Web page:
The Crude Oil Windfall Profits Tax of 1980: An Economic Analysis of the Effect on Domestic Crude Oil Production
In this paper a framework is developed to examine the effects of the Crude Oil Windfall Profit Tax Act of 1980 on domestic production of crude oil that specifically takes into account both the pre-existing system of price controls the Act replaced and the temporary nature of the tax. The Act established three categories of oil, called tiers, which are taxed at different rates on the difference between the removal price and an adjusted base price. Tiers two and three comprise most of the oil that was not controlled prior to 1980, whereas tier one comprises essentially all oil that was subject to price controls before 1980. Assuming that the market for oil is competitive, and given reasonable assumptions about extraction costs, the Act will increase the production of crude oil from tier one above the level that would have been produced had the price controls remained in effect for the same length of time, although less than the socially optimal amount of oil will be extracted from tier one while the tax is in effect. Because the tax is temporary — it is scheduled to expire by 30 September 1993 at the latest — production after the tax is phased out is relatively more attractive than it would otherwise be. Thus, before it is phased out, the Act will reduce production of oil from tiers two and three below the socially optimal level of extraction.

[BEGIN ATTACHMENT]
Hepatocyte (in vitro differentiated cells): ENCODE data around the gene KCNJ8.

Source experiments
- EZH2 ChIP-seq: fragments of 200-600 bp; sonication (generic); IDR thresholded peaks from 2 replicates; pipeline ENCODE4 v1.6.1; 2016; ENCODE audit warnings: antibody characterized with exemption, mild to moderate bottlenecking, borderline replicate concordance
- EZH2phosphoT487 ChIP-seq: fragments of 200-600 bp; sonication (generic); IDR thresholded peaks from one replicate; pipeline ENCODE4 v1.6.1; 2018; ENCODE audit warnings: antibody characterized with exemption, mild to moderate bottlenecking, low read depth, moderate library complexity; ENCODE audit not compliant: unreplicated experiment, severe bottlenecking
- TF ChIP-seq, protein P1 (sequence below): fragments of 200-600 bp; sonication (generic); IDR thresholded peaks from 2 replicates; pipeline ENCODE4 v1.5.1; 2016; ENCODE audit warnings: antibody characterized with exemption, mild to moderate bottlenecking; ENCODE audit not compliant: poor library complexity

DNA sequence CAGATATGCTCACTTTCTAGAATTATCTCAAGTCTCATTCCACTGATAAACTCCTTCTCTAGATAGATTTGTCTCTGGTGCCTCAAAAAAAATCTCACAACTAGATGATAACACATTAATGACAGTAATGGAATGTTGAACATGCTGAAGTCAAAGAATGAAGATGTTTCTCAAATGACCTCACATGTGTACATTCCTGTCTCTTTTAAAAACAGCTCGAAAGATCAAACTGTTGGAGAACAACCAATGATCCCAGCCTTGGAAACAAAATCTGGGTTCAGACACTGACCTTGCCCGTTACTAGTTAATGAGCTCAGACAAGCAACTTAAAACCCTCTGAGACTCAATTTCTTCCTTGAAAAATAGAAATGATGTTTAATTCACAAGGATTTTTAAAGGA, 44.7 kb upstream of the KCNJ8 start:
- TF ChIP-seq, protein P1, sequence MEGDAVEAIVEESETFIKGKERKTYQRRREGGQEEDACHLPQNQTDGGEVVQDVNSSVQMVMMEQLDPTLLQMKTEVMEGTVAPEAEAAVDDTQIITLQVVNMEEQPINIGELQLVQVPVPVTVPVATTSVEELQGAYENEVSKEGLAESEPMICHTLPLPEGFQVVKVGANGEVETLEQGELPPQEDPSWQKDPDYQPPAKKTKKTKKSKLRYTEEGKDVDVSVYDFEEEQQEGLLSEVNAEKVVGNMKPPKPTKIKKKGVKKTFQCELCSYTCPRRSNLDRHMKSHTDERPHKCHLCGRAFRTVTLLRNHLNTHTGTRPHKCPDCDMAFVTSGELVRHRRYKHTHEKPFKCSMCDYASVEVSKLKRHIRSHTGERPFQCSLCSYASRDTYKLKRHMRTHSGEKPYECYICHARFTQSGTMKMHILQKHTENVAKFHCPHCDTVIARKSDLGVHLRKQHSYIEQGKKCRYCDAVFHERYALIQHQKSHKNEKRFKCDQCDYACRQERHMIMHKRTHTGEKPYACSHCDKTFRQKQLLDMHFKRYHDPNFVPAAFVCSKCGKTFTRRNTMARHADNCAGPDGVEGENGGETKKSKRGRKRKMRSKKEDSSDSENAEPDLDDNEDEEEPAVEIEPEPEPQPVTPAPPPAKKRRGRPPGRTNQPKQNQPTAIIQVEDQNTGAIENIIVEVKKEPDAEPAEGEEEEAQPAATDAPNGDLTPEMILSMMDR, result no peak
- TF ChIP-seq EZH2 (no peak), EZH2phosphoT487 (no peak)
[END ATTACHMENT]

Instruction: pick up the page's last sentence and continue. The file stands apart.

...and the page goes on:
Resources and Energy
9 Resources & Energy 163 (1987)